Free Breakfast for Children

The Free Breakfast for School Children Program was a community service program run by the Black Panther Party as an early manifestation of the social mission envisioned by founders Huey P. Newton and Bobby Seale along with their founding of the Oakland Community School, which provided high-level education to 150 children from impoverished urban neighborhoods. Inspired by contemporary research about the essential role of breakfast for optimal schooling and the belief that alleviating hunger and poverty was necessary for Black liberation, the Panthers cooked and served food to the poor inner city youth of the area.

Free Breakfast for School Children Program
ProductsBreakfast
OwnerBlack Panther Party
CountryUnited States
Key peopleHuey P. Newton, Fred Hampton
Established1968

HistoryEdit

Initiated in January 1969 at St. Augustine's Episcopal Church in West Oakland, California, the program became so popular that by the end of the year, the Panthers set up kitchens in cities across the US, feeding over 10,000 children every day before they went to school.[1]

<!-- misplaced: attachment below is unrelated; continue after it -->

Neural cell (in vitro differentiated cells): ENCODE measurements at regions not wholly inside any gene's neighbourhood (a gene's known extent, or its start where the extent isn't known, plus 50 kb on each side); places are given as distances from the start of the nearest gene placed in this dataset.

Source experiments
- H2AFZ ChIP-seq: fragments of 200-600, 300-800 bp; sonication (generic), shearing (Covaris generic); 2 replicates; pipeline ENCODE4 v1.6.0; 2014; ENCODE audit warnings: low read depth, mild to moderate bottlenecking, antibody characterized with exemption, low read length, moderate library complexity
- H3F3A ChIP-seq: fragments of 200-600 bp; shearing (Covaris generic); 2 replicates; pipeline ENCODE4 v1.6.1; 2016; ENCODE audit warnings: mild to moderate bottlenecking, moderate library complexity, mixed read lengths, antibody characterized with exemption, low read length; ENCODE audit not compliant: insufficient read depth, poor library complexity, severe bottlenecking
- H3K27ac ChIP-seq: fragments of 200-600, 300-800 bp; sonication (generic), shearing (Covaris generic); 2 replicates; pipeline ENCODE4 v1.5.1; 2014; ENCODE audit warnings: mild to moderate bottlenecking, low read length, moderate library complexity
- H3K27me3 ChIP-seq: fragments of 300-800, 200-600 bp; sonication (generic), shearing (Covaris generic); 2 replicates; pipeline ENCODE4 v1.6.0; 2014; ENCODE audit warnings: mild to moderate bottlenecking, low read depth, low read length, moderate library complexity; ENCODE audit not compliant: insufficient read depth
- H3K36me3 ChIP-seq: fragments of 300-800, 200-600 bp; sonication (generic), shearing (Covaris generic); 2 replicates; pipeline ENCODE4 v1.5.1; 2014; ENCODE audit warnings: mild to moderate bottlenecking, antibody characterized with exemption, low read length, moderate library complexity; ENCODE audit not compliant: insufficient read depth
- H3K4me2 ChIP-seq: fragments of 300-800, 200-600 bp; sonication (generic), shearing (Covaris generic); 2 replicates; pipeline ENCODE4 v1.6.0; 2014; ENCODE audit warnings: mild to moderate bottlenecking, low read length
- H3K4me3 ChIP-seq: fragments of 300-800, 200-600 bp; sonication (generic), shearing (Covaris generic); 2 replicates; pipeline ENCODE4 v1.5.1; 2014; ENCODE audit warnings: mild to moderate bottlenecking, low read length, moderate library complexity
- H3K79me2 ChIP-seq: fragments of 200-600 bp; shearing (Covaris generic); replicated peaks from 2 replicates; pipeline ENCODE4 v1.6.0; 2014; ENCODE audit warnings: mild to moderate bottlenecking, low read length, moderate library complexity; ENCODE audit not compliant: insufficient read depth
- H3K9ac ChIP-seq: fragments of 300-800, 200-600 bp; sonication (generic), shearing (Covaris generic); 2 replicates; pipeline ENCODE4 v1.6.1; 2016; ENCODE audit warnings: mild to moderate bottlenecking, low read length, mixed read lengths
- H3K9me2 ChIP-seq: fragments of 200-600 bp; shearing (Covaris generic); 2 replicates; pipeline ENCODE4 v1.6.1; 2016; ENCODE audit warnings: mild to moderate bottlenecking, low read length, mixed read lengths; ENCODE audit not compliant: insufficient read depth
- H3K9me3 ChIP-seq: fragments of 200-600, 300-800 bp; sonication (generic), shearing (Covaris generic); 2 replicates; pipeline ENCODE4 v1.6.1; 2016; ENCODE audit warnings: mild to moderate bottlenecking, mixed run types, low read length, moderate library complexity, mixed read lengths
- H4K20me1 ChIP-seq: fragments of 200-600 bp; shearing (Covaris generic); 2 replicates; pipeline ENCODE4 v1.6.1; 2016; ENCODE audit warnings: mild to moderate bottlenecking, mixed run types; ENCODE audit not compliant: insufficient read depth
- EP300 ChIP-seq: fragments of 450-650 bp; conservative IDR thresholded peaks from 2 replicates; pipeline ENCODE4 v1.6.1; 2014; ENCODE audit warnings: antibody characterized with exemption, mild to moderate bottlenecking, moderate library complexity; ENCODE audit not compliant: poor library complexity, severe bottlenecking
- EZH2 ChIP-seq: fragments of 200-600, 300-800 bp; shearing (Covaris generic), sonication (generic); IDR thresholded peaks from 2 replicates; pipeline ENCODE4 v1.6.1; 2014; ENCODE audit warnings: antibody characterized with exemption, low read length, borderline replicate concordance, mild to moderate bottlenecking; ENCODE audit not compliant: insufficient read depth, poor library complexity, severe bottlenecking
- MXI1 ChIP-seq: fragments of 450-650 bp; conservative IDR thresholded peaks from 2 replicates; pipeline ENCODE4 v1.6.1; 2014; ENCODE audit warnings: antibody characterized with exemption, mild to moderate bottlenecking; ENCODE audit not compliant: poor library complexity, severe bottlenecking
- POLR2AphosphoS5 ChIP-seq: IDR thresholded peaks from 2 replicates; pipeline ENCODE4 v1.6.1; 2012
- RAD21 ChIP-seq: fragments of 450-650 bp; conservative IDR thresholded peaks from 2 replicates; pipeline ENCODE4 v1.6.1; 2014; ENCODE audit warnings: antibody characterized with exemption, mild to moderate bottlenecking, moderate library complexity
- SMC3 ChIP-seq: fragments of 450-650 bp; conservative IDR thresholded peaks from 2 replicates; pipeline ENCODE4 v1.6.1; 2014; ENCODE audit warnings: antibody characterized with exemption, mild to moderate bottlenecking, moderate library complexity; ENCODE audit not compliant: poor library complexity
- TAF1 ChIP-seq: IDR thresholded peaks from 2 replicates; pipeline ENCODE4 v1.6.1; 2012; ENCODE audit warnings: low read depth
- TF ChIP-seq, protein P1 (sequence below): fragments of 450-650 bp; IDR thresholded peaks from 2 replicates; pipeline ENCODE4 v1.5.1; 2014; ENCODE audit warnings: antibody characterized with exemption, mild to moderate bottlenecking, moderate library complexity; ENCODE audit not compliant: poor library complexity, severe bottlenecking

The Free Breakfast Program quickly became the central organizing activity of the group. The reach and success of the program in so many communities underscored the inadequacies of the federal government's then-flagging and under-resourced lunch programs in public schools across the country. The party used the program to educate children and their families about anti-capitalism, Black pride, and developing revolutionary consciousness.[2] Many of these programs were held in predominantly Black neighborhoods but also served children of other ethnicities.

The program was mainly run by volunteers—both party members and non-affiliated community members, most of them women. They would start setting up and preparing food around 6 am, and served the meal from 7-8:30. Most programs took place in churches, schools, or community centers. A typical breakfast often included some combination of bacon, eggs, grits, hotcakes, toast, sausage, and a glass of juice or milk.[3]